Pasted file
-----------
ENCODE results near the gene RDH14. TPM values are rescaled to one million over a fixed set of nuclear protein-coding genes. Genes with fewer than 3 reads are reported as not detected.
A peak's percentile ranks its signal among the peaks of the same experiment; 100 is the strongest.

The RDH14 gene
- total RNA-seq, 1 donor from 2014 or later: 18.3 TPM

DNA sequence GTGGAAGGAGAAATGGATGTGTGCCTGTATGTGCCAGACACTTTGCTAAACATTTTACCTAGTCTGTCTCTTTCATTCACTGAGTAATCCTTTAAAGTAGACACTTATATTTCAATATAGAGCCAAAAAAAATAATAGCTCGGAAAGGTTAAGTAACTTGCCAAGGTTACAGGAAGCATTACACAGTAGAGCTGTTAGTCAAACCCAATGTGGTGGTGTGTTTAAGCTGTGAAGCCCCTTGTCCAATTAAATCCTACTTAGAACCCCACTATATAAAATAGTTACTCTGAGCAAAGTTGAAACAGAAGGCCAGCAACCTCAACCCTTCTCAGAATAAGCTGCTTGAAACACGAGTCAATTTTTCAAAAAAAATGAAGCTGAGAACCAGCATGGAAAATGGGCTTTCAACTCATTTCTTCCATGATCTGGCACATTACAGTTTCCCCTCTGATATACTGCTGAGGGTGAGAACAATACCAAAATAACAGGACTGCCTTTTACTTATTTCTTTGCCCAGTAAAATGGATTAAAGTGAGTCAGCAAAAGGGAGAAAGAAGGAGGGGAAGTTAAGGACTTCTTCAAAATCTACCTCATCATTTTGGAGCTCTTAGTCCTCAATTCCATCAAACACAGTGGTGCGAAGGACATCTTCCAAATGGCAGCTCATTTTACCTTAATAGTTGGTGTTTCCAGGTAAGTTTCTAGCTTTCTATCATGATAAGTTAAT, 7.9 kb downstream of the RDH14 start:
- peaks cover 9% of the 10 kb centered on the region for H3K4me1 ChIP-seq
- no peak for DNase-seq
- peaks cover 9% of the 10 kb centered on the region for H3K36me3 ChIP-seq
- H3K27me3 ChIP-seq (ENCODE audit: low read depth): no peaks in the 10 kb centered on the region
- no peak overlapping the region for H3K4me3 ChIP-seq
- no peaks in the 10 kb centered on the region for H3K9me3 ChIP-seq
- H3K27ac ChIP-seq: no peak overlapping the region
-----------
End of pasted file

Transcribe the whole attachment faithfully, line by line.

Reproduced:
ENCODE results near the gene RDH14. TPM values are rescaled to one million over a fixed set of nuclear protein-coding genes. Genes with fewer than 3 reads are reported as not detected.
A peak's percentile ranks its signal among the peaks of the same experiment; 100 is the strongest.

The RDH14 gene
- total RNA-seq, 1 donor from 2014 or later: 18.3 TPM

DNA sequence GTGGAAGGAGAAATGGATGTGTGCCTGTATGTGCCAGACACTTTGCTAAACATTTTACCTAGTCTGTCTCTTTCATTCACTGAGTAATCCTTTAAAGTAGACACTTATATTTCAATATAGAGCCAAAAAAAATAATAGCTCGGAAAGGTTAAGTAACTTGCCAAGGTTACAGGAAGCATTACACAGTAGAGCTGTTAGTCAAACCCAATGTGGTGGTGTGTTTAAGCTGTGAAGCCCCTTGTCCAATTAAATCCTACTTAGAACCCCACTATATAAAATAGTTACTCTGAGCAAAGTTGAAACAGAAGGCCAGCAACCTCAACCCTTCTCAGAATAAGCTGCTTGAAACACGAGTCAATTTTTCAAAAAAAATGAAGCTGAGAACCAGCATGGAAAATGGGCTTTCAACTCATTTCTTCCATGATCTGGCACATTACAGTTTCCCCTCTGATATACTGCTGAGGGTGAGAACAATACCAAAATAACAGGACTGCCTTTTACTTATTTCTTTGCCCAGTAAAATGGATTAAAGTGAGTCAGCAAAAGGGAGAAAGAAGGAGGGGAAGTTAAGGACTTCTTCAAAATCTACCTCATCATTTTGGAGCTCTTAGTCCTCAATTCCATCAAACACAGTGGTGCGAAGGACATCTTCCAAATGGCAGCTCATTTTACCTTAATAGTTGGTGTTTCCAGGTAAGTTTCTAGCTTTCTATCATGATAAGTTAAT, 7.9 kb downstream of the RDH14 start:
- peaks cover 9% of the 10 kb centered on the region for H3K4me1 ChIP-seq
- no peak for DNase-seq
- peaks cover 9% of the 10 kb centered on the region for H3K36me3 ChIP-seq
- H3K27me3 ChIP-seq (ENCODE audit: low read depth): no peaks in the 10 kb centered on the region
- no peak overlapping the region for H3K4me3 ChIP-seq
- no peaks in the 10 kb centered on the region for H3K9me3 ChIP-seq
- H3K27ac ChIP-seq: no peak overlapping the region